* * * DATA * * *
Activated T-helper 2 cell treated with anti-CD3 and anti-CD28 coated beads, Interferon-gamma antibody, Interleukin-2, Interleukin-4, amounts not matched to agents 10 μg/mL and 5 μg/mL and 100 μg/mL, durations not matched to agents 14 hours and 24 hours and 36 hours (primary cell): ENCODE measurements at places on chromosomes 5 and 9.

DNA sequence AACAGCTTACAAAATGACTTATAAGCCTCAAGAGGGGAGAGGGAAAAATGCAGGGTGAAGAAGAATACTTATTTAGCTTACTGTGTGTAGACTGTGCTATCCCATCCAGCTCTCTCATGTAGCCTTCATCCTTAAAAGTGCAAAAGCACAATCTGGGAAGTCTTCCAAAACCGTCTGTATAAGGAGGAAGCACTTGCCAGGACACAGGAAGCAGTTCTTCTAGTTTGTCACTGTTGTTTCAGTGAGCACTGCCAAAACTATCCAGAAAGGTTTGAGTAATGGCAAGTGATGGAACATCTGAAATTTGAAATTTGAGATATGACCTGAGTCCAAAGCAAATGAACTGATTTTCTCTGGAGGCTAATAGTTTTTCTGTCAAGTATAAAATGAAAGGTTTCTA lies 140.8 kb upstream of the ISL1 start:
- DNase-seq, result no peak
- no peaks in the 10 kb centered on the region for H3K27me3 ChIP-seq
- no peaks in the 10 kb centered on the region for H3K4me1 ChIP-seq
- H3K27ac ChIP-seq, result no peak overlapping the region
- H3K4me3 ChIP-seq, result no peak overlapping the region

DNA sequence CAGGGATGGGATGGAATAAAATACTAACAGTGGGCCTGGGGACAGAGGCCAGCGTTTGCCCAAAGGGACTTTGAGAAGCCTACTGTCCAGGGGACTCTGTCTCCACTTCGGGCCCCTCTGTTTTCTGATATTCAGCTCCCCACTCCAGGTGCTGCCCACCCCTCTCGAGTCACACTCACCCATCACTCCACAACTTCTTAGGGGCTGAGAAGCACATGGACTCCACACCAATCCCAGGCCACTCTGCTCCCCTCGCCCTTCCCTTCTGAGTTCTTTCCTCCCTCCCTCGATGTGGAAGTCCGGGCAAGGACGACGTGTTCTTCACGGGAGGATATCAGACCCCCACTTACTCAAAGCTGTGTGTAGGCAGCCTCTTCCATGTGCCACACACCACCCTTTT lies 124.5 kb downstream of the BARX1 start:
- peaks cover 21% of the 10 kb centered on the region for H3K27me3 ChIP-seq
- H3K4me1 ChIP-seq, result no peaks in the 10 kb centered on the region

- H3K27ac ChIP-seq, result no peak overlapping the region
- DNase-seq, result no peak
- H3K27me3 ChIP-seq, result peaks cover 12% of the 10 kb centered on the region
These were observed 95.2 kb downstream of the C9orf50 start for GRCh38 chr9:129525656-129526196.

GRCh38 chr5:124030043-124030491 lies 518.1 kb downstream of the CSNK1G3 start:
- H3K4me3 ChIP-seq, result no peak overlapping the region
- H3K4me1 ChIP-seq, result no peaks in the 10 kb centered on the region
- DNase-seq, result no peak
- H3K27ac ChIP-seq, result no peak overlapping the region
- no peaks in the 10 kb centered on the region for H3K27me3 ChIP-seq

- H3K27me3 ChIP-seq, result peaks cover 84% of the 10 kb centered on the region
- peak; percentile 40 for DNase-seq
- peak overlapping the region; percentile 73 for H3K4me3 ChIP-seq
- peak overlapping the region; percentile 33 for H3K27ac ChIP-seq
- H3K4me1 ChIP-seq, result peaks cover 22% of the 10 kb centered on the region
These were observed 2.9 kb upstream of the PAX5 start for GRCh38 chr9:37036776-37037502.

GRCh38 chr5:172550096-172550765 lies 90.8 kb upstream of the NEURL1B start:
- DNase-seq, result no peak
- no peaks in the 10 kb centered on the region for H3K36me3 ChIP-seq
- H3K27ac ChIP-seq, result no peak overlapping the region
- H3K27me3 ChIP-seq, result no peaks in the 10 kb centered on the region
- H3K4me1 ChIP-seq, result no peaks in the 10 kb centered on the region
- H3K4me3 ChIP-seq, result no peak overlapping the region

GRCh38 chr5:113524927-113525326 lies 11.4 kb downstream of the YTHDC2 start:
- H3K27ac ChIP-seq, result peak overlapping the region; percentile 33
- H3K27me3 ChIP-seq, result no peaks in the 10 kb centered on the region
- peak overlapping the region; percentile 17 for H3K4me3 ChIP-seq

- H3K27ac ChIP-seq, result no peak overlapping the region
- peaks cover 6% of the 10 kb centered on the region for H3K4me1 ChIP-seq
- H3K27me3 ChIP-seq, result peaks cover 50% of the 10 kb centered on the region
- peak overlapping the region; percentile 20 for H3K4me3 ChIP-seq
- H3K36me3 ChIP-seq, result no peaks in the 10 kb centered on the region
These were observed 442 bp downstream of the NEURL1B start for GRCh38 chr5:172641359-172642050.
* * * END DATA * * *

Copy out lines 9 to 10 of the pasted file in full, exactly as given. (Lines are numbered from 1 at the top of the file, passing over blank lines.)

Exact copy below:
- peaks cover 21% of the 10 kb centered on the region for H3K27me3 ChIP-seq
- H3K4me1 ChIP-seq, result no peaks in the 10 kb centered on the region